On 12 September, the European Parliament unfortunately missed the opportunity to redraft the ill-advised copyright provisions adopted in the Legal Affairs (JURI) committee last June. It is disheartening to see parliamentarians blatantly ignore the advice received from leading European academics; the UN special rapporteur on the promotion and protection of the right to freedom of opinion and expression; European research organisations; European and international human rights and digital rights groups; and dozens of internet pioneers and innovators from around the world.
The outcome of the plenary vote largely mirrors the European Commission’s proposal. We cannot help but stress the potential disastrous consequences of certain provisions for the ability of European citizens to communicate freely and share and access information online:
Article 13: The proposal forces internet companies into using content identification technology to prevent users from uploading unlicensed copyrighted content. This creates an obligation to filter each and every piece of content uploaded by users. The provision is thus in violation of fundamental rights and freedoms, as well as EU law. It is also bound to create new legal uncertainty as well as risks and costs for a broad range of intermediaries. Ultimately, the tech giants will be the ones with the resources to comply with such requirements, entrenching their position in the market.
Article 11: The proposal for an ancillary right for publishers, enabling them to charge licensing fees for links to their content, will risk impacting much more than just news snippets. The Parliament missed the opportunity to enable press publishers to act against infringing uses of their publications by providing them with a presumption of representation in court. This would target an enforcement problem with an enforcement solution.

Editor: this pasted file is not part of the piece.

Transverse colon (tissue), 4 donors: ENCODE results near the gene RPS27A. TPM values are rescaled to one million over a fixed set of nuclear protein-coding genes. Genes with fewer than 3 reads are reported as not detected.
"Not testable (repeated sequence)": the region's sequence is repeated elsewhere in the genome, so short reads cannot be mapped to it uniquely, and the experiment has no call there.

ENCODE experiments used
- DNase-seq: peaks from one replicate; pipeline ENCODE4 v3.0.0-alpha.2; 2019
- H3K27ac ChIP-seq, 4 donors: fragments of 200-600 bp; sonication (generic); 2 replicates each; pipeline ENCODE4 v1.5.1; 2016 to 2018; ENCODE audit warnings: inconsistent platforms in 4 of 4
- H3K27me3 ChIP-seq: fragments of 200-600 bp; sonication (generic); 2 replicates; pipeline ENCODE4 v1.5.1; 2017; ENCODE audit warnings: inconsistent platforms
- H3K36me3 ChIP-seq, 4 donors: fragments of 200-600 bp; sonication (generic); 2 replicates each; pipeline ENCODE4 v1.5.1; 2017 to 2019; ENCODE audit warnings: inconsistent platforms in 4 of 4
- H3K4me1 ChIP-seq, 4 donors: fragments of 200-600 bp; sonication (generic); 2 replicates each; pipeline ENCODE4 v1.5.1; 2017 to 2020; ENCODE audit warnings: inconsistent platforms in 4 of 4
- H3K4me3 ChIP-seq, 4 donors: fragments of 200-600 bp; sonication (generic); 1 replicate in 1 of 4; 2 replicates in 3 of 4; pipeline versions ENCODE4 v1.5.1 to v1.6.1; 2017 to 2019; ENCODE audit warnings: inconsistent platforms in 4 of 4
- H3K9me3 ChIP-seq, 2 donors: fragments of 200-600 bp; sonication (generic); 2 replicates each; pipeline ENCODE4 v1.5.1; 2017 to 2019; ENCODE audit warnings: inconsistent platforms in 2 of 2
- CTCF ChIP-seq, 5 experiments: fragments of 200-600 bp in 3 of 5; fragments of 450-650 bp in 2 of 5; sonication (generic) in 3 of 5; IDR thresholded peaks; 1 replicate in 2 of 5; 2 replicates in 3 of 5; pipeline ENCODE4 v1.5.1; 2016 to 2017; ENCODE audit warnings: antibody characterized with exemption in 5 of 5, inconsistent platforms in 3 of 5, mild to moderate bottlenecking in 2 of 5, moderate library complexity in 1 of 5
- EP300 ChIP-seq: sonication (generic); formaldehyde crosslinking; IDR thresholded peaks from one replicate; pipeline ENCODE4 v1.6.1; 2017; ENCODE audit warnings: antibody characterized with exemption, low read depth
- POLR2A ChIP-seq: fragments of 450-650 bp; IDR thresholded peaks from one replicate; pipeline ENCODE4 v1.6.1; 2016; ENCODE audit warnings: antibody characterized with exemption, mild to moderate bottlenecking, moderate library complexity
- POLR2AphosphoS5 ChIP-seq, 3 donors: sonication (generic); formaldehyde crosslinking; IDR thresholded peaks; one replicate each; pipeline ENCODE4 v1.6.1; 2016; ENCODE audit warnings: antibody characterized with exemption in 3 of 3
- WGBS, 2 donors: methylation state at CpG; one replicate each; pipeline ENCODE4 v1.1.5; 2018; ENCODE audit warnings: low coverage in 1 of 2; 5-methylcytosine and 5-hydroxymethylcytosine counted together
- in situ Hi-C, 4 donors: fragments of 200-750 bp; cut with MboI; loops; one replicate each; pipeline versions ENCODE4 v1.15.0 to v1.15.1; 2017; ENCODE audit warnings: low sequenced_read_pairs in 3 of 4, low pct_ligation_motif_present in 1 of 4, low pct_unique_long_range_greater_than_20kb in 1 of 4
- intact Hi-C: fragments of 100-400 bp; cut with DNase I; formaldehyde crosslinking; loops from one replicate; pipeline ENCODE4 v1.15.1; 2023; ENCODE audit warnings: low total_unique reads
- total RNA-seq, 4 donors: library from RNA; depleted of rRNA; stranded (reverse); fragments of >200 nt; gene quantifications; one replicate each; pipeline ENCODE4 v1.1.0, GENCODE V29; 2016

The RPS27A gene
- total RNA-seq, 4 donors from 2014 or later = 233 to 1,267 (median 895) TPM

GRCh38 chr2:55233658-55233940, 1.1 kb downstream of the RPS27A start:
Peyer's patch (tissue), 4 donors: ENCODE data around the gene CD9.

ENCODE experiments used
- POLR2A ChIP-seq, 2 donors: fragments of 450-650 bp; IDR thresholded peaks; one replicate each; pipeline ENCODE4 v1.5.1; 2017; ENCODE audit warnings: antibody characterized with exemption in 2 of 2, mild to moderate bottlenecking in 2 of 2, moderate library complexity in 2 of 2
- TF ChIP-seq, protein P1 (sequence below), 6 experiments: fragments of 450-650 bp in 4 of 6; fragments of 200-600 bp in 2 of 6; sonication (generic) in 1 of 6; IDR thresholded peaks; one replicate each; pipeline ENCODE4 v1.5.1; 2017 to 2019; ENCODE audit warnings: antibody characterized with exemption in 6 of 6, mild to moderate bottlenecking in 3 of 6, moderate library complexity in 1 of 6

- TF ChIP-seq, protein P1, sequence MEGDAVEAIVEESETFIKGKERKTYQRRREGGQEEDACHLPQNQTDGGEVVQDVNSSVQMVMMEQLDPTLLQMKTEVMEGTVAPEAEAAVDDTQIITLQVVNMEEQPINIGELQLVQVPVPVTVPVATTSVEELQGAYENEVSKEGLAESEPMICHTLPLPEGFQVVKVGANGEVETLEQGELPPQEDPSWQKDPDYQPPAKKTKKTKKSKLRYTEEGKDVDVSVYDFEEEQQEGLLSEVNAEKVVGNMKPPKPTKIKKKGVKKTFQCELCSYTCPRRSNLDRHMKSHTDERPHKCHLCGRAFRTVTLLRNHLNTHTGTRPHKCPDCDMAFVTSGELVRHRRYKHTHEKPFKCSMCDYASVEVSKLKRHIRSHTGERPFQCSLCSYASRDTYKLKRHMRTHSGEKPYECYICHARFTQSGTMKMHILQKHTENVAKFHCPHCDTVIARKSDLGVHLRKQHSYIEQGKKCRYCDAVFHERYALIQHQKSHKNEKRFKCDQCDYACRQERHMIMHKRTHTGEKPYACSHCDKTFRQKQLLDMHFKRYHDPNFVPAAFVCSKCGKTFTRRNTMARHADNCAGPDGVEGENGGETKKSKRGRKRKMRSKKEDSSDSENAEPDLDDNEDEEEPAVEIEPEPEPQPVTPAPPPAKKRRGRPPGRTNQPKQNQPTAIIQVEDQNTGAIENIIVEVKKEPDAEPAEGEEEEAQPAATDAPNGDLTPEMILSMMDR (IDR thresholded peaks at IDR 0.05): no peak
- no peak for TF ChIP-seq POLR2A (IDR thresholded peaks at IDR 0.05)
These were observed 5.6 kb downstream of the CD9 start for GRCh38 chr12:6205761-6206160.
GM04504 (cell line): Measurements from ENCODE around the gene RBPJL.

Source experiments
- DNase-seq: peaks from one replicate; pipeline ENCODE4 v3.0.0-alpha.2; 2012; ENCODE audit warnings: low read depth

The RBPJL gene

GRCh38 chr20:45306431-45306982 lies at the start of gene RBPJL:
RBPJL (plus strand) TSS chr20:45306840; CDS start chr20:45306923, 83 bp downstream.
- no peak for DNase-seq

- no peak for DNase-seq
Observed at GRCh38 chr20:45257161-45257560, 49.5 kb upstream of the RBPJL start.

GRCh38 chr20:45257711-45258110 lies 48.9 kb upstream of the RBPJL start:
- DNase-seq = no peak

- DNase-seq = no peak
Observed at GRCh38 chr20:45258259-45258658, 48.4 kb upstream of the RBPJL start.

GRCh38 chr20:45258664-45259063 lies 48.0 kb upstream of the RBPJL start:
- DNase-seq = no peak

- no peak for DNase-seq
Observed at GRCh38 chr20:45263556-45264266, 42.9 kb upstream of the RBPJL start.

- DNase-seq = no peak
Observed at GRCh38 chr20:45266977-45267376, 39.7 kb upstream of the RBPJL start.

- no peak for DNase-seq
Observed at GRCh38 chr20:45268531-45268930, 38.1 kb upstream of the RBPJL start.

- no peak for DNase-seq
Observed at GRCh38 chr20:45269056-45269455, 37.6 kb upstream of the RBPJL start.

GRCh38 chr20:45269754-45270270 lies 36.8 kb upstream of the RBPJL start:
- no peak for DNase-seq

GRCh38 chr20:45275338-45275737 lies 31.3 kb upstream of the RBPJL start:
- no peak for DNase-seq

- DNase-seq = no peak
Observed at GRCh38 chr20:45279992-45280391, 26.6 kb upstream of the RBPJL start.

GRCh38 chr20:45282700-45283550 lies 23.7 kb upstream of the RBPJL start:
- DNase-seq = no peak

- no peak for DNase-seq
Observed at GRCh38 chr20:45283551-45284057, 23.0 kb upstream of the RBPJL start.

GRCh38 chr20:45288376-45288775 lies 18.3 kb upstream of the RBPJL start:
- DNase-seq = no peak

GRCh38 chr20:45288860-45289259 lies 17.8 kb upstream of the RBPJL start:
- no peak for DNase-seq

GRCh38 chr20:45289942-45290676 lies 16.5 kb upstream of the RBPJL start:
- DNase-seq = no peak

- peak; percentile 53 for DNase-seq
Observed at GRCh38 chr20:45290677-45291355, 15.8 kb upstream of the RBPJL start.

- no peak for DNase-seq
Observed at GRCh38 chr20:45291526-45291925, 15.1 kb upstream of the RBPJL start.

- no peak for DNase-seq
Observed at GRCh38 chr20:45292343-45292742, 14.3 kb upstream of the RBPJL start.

Article 3: The text and data mining (TDM) exception remains very limited in scope, and if not expanded to other entities and purposes, the exception could potentially restrict the advancement of EU competitiveness and research. A limited TDM exception conflicts with the Commission’s call for a robust AI strategy.
While Articles 13 and 11 should ideally be rejected outright, we consider that the amendments tabled by the cross-party coalition of parliamentarians ahead of the vote addressed the most serious concerns for free expression and access to information. We commend this coalition and other parliamentarians on their efforts to reach balanced and fair solutions.
Despite the setback this vote represents, the fight is not over. Now the European Commission, Parliament and Member States will begin trilogue negotiations. The final vote in Parliament is expected in January 2019. We will continue to follow the institutional discussions closely and advocate for a progressive, innovation-friendly, and flexible copyright regime in the EU that safeguards internet users’ rights and freedoms.